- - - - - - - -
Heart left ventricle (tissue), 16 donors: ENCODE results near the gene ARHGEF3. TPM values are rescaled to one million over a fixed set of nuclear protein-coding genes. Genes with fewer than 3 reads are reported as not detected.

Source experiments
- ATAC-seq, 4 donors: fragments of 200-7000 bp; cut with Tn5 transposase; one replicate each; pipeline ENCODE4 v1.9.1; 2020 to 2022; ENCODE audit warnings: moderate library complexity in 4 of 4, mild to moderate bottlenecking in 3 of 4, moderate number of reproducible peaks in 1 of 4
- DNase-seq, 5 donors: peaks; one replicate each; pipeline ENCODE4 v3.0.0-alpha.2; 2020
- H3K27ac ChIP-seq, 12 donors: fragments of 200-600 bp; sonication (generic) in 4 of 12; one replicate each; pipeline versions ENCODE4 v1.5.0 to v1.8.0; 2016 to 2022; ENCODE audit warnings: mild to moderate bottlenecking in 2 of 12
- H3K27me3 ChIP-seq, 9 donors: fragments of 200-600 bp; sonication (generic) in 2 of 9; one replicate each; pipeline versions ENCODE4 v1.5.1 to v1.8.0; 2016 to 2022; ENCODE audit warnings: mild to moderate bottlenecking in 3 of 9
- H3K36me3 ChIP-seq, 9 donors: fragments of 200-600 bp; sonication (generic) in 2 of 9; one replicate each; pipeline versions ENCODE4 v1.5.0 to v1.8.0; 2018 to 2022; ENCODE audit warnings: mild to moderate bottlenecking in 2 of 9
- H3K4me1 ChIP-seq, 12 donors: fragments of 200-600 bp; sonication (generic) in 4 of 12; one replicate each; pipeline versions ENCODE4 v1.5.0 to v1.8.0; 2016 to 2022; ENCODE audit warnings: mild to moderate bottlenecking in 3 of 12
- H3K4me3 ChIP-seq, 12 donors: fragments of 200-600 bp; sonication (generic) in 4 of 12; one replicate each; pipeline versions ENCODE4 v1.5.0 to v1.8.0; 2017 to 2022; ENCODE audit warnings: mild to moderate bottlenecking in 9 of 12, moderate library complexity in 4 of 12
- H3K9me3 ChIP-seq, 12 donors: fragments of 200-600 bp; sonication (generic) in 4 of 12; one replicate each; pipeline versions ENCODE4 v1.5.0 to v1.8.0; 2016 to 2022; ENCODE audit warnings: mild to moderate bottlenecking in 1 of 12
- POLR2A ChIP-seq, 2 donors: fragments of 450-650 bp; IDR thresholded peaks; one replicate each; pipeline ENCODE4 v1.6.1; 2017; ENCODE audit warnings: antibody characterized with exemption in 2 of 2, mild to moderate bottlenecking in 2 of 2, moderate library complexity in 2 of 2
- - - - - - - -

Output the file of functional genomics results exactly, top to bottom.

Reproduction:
Heart left ventricle (tissue), 16 donors: ENCODE results near the gene ARHGEF3. TPM values are rescaled to one million over a fixed set of nuclear protein-coding genes. Genes with fewer than 3 reads are reported as not detected.

Source experiments
- ATAC-seq, 4 donors: fragments of 200-7000 bp; cut with Tn5 transposase; one replicate each; pipeline ENCODE4 v1.9.1; 2020 to 2022; ENCODE audit warnings: moderate library complexity in 4 of 4, mild to moderate bottlenecking in 3 of 4, moderate number of reproducible peaks in 1 of 4
- DNase-seq, 5 donors: peaks; one replicate each; pipeline ENCODE4 v3.0.0-alpha.2; 2020
- H3K27ac ChIP-seq, 12 donors: fragments of 200-600 bp; sonication (generic) in 4 of 12; one replicate each; pipeline versions ENCODE4 v1.5.0 to v1.8.0; 2016 to 2022; ENCODE audit warnings: mild to moderate bottlenecking in 2 of 12
- H3K27me3 ChIP-seq, 9 donors: fragments of 200-600 bp; sonication (generic) in 2 of 9; one replicate each; pipeline versions ENCODE4 v1.5.1 to v1.8.0; 2016 to 2022; ENCODE audit warnings: mild to moderate bottlenecking in 3 of 9
- H3K36me3 ChIP-seq, 9 donors: fragments of 200-600 bp; sonication (generic) in 2 of 9; one replicate each; pipeline versions ENCODE4 v1.5.0 to v1.8.0; 2018 to 2022; ENCODE audit warnings: mild to moderate bottlenecking in 2 of 9
- H3K4me1 ChIP-seq, 12 donors: fragments of 200-600 bp; sonication (generic) in 4 of 12; one replicate each; pipeline versions ENCODE4 v1.5.0 to v1.8.0; 2016 to 2022; ENCODE audit warnings: mild to moderate bottlenecking in 3 of 12
- H3K4me3 ChIP-seq, 12 donors: fragments of 200-600 bp; sonication (generic) in 4 of 12; one replicate each; pipeline versions ENCODE4 v1.5.0 to v1.8.0; 2017 to 2022; ENCODE audit warnings: mild to moderate bottlenecking in 9 of 12, moderate library complexity in 4 of 12
- H3K9me3 ChIP-seq, 12 donors: fragments of 200-600 bp; sonication (generic) in 4 of 12; one replicate each; pipeline versions ENCODE4 v1.5.0 to v1.8.0; 2016 to 2022; ENCODE audit warnings: mild to moderate bottlenecking in 1 of 12
- POLR2A ChIP-seq, 2 donors: fragments of 450-650 bp; IDR thresholded peaks; one replicate each; pipeline ENCODE4 v1.6.1; 2017; ENCODE audit warnings: antibody characterized with exemption in 2 of 2, mild to moderate bottlenecking in 2 of 2, moderate library complexity in 2 of 2